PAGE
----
Contemporary villagers remain expert rock-wall builders. Steepness of slope never appears to prevent terracing, either for irrigated fields or for dry. In long-fallow areas, walls are completely dismantled when a field is reworked. They are also built around some fields next to cattle paths, and in the past walls were built between certain clan areas. Running up the western side of Mount Pusuk Buhit, from the point at which the Sagala and Limbong Valleys come closest to joining, is a wall of boulders, surrounded on both sides by deep drainage ditches. Its purpose was said to have been not to keep cattle in but to prevent attacks by horse-mounted riders!
It is easy to imagine that, except for terracing, walls, and irrigation ditches, the landscape of the Toba Lake crater is the product of traditional agriculture in conjunction with natural causes and to assume that where the earth appears scarred by erosion, the terrain has been exploited in a prodigal manner because it is "so deforested." But the appearance of parts of the area has other causes, including mining of sulfur, of stone for road-building, and even of earth for production of china.
Another example of the difficulties of taking the landscape of this area to be comprehensible to the naked eye involves what may be termed "reclamation." D. van der Meulen writes that in 1915 or so, when he was an administrator in the area, Dutch engineers undertook to create additional lakeside fields: "The Batu Bongbong [Hindering Stone], the threshold in the Asahan River, just at its outlet from the lake [of which it is the sole drain], was flattened with dynamite, by which the lake surface was substantially lowered" (van der Meulen 1977:57).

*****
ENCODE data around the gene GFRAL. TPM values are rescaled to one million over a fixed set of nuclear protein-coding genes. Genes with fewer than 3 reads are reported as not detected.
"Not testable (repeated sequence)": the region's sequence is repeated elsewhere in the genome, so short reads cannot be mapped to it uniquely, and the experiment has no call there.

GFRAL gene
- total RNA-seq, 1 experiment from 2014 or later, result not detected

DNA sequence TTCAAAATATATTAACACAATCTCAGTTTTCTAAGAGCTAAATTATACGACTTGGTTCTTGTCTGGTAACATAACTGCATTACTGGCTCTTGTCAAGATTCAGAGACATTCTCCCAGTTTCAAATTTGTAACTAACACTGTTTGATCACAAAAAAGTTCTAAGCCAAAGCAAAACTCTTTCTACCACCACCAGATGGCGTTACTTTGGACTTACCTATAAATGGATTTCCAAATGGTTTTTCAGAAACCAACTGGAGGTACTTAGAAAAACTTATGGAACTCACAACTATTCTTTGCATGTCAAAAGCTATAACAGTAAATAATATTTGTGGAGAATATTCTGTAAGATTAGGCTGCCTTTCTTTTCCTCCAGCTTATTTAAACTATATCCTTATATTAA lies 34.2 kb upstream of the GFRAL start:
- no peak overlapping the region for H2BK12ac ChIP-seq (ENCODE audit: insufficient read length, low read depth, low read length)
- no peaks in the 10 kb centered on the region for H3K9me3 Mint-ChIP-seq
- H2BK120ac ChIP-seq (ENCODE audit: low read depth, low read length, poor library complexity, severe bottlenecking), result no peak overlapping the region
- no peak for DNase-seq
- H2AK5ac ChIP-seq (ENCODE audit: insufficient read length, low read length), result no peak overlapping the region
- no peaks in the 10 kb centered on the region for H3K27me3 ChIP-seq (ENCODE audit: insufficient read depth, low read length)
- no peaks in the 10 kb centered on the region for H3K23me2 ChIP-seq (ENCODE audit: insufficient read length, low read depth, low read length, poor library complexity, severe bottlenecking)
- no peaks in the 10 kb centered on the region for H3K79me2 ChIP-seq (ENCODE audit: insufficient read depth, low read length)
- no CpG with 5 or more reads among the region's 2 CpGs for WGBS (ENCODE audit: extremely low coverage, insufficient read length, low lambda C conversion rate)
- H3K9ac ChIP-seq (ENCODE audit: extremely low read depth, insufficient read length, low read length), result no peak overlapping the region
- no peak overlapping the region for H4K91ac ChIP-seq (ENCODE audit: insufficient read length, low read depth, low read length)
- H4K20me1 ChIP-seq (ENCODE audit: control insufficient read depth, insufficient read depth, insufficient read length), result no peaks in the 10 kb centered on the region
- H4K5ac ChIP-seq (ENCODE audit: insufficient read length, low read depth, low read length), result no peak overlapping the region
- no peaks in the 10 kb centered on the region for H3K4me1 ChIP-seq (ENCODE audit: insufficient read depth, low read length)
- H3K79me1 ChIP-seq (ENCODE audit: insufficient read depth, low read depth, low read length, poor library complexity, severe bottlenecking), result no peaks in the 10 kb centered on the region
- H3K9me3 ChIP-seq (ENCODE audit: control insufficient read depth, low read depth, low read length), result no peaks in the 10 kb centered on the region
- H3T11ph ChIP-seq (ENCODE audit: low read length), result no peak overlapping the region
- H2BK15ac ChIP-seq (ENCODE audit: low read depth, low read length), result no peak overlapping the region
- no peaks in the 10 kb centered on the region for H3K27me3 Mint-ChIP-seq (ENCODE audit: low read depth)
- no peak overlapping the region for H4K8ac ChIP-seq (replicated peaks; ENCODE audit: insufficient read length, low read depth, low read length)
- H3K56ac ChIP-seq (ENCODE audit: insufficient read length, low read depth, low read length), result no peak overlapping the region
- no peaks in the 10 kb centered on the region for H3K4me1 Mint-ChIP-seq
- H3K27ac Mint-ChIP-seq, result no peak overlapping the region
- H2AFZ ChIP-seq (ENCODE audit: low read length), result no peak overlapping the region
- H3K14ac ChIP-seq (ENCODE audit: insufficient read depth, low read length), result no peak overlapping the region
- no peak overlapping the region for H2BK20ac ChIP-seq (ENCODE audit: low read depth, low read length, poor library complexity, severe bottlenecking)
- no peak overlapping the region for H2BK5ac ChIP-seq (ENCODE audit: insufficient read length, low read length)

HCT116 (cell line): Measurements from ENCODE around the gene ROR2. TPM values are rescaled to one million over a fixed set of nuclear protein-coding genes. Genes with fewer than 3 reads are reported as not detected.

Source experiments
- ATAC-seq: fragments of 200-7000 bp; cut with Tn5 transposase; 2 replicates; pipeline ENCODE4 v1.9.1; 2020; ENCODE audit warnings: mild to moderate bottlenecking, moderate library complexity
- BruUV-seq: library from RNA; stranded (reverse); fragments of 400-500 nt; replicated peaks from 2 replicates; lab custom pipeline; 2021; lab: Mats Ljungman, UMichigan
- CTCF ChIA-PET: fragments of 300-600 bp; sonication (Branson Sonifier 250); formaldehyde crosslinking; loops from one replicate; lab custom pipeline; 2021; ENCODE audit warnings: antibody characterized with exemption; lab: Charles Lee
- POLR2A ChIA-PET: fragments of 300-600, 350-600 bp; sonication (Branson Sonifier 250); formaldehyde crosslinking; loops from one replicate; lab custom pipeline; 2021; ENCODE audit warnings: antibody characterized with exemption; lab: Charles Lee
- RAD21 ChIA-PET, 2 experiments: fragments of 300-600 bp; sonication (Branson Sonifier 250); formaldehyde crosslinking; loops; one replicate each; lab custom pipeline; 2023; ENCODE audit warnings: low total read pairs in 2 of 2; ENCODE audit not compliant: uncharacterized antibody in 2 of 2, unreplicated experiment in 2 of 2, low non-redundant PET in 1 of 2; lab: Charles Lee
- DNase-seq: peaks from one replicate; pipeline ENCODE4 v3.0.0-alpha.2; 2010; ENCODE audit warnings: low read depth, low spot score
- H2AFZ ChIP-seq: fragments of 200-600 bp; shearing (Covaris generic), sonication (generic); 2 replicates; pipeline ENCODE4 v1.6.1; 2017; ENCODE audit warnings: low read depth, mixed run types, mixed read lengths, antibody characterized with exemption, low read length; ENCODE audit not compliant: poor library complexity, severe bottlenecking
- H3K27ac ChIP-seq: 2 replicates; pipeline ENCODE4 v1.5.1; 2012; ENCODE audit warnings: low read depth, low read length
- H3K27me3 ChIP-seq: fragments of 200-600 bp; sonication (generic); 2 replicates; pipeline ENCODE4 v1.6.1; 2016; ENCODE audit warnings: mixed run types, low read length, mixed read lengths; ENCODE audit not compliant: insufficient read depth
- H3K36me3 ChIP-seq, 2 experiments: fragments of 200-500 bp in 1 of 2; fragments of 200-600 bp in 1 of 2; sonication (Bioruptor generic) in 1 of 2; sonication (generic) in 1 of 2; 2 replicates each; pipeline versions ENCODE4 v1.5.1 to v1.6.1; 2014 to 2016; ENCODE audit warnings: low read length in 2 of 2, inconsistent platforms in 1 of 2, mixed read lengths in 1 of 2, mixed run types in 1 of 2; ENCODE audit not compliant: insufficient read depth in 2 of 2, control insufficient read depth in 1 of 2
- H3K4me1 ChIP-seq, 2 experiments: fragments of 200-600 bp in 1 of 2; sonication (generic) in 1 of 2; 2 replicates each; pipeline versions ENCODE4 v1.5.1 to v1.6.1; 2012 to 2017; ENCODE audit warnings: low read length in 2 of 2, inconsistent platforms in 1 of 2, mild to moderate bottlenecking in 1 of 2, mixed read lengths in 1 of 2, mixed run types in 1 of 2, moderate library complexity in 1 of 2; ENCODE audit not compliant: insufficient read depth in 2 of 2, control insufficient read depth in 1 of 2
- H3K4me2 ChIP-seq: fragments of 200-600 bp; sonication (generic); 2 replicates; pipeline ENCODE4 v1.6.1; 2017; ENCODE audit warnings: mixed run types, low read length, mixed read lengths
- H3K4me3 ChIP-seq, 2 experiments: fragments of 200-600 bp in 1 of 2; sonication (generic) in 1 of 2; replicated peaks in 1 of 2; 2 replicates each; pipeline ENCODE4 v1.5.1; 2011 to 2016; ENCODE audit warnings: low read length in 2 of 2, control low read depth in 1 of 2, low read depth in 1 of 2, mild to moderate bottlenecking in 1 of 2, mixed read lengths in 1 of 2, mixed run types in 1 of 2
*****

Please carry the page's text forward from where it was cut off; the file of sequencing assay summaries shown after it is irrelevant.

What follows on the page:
For administration this meant ... a sudden aggravation of civil law. Wholesale quarrels over land rights [in newly exposed lakeside fields] arose and if the administrators delayed with their decisions then men fought it out. Bataks ... stood there generally up to their knees in the thick mud. We were carried out on crude sedan-chairs to a higher spot. (ibid.:55-56)
A further instance of introduced change was the Dutch program of reforestation, which has been continued by the Indonesian government. The reports of Dutch Controleurs invariably refer to the fact that very little of the primary forest is left on Samosir and discuss the measures taken to reforest the upper reaches of the peninsula. Middendorp (1913:8-9) noted that the "alang-alang [Imperata] fields which are set ablaze every year" are usually so treated "for obtaining pasture for livestock which find fodder in the new-fired grass, whereas the Bataks also have the conviction that many fires are beneficial ... keeping [animal pests] and insects in a standoff." But these just observations had little effect on later policy. Large areas of the upper reaches of the Samosir peninsula and the east side of the lake were planted in forest, and the burning of pastures was banned, to their long-term detriment. There was a purported need for forest cover to induce more rain. Apparently unheeded was a report by J. van Breda de Haan on rainfall in plantation areas of the East Coast of Sumatra (1898), "largely devoted to the presentation of data showing that there is no demonstrable correlation between deforestation and rainfall" (Bartlett 1957:191). Further justification for forest planting was that it would increase the supply of wood for construction of dwellings (Haibach 1927:11), but the forests that were planted were not of locally used hardwood trees. Instead of providing a local source of lumber, they have become government reserves by default, reducing the available pasture area without benefitting the inhabitants, since only those with government contracts are permitted to cut the trees.
Dutch Agricultural Initiatives